“The problem is not acupuncture but who is inserting the needles into your body…All reports of puncturing lungs involve people who are people who took a little bit of training.”
No _true_ acupuncturists have ever caused injury.
Welcome to AlphaGamma – basically Pris has summed up the perfect state of double standards that alternative “medicine” exists in. It’s not a bug, it’s a necessary feature.
And yeah, of course supplements need proper regulation, monitoring and random testing, like food, medications, cosmetics* etc. The DSHEA in the US is a disgrace, the Fox is guarding the hen house.
@Smith – are you familiar with The Day Today, a satirical comedy from the Chris Morris stable?
Episode 1 mocked the fact that the NHS had opened that
Quack Shackhomeopathy hospital. Go to the link I’ll past and ctrl+f (or ‘find in page’) the word “alternative”. It’s the full script.
*Obviously not by US standards, as cosmetics are regulated like supplements – barely. There are ingredients in American cosmetics that have been banned for decades over here. Also, all cosmetic/beauty/personal hygiene products must carry a full ingredient list here in Europe.
@DB – Beat me to it. Just like how true chiroquacktors never cause lethal strokes, true herbalists weren’t selling aristolochia, and true DAN! “doctors” don’t kill kids.
“When the potential benefits are minimal, then even minor risks might not be acceptable.”
That’s a value judgement. NSAIDs can cause heart attacks, sometimes fatal; NSAIDs and aspirin increase the risk of kidney failure and probably both blindness and deafness. NSAIDs are generally not used to “save life” but ‘merely’ to relieve pain. Does that mean that they should not be used? No, because many people who are in pain are willing to accept a risk of death that, while certainly orders of magnitude higher than the risk of death from acupuncture, is still tiny. Do you think you have the wisdom to make those decisions for everyone? In our culture, each person has the right to do so based on his own experiences and values. (There are also value judgements involved in deciding how high a Number Needed to Treat an intervention may have and still be called “life-saving”, by the way.)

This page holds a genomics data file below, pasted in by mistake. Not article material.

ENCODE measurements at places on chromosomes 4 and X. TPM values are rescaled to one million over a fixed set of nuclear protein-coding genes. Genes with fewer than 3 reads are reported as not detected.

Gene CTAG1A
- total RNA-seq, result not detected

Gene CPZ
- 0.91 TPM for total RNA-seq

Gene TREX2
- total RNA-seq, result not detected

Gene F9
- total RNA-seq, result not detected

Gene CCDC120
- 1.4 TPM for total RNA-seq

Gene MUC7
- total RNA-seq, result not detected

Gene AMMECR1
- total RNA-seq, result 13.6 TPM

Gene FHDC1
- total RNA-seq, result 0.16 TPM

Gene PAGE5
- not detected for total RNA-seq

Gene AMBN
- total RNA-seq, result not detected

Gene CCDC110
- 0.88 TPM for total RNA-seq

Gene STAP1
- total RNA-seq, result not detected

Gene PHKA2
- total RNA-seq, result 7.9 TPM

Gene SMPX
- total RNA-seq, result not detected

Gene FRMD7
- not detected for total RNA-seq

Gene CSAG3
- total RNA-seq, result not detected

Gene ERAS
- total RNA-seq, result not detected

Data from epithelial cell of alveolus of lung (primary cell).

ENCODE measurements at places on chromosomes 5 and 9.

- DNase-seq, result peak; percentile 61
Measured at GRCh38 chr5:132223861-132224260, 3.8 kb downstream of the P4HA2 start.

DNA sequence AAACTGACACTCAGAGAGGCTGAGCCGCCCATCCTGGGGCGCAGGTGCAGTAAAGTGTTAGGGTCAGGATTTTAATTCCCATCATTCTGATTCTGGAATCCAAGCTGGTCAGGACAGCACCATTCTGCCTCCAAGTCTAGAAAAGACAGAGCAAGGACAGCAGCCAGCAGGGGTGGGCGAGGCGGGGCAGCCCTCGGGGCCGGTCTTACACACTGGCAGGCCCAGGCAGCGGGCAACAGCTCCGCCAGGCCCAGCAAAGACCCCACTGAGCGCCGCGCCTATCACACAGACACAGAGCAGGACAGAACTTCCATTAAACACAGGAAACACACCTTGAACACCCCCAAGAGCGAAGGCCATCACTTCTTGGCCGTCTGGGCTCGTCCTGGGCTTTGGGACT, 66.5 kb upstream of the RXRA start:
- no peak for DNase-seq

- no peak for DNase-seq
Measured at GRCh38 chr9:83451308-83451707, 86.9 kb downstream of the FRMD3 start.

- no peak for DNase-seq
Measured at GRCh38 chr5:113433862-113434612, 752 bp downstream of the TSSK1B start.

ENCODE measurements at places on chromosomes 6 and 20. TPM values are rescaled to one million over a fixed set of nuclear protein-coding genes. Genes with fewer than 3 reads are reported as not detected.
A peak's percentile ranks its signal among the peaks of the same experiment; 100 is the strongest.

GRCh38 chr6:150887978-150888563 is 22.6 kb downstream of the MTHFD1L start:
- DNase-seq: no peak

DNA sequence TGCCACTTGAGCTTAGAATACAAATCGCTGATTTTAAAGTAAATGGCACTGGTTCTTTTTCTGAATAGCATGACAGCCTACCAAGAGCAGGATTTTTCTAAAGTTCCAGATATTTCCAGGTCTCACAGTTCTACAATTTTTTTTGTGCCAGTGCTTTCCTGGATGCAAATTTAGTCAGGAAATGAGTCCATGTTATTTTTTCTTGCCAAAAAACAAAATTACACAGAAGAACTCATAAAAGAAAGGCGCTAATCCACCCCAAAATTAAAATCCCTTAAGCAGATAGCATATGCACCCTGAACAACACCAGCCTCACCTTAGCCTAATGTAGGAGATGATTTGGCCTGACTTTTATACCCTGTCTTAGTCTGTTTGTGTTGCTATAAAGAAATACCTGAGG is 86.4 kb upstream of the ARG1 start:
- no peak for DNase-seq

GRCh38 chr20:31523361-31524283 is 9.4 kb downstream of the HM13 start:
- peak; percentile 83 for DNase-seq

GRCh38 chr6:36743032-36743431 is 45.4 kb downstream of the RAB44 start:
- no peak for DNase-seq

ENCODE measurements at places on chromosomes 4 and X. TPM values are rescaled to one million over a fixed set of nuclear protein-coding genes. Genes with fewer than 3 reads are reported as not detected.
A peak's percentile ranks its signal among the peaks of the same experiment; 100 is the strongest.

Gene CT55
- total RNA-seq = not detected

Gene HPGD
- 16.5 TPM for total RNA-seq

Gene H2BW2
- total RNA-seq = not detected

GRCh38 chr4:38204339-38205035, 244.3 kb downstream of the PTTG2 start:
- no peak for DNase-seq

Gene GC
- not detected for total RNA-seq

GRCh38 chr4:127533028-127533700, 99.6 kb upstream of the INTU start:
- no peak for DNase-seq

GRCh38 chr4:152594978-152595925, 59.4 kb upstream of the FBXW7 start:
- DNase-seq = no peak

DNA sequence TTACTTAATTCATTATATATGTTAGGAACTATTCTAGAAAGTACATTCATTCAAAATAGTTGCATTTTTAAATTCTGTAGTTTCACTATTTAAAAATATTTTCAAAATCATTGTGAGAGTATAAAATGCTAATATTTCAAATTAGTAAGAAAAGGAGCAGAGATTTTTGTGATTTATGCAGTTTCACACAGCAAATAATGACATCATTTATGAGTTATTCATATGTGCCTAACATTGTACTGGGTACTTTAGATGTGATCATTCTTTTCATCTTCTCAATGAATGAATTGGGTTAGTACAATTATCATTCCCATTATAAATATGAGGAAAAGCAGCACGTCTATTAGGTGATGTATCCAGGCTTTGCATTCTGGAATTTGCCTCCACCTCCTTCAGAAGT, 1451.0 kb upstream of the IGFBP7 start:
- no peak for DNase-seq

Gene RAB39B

“When the potential benefits are none, no risk is acceptable.” The question of what has no benefit is, again, dependent upon values. Some studies have compared acupuncture to pills and reported not just superior safety but superior efficacy. You demand that the acupuncture still be called worthless while the pills are called efficacious. However, other members of the public are free to judge those data using values other than your own. Supposing that, as your dogma says, acupuncture were indeed merely some sort of incredible super-placebo – well, if a person’s use of it still relieved his pain and increased his range of motion better than pill-popping had, would that or would it not be a benefit? You can say that it would not be a benefit to you, but if I feel that it would be a benefit to me, you have no special competence to declare that my values in that area are wrong. I think you would have to ask neither a scientist nor a preacher of Science but a philosopher for the most informed possible answer to that dispute.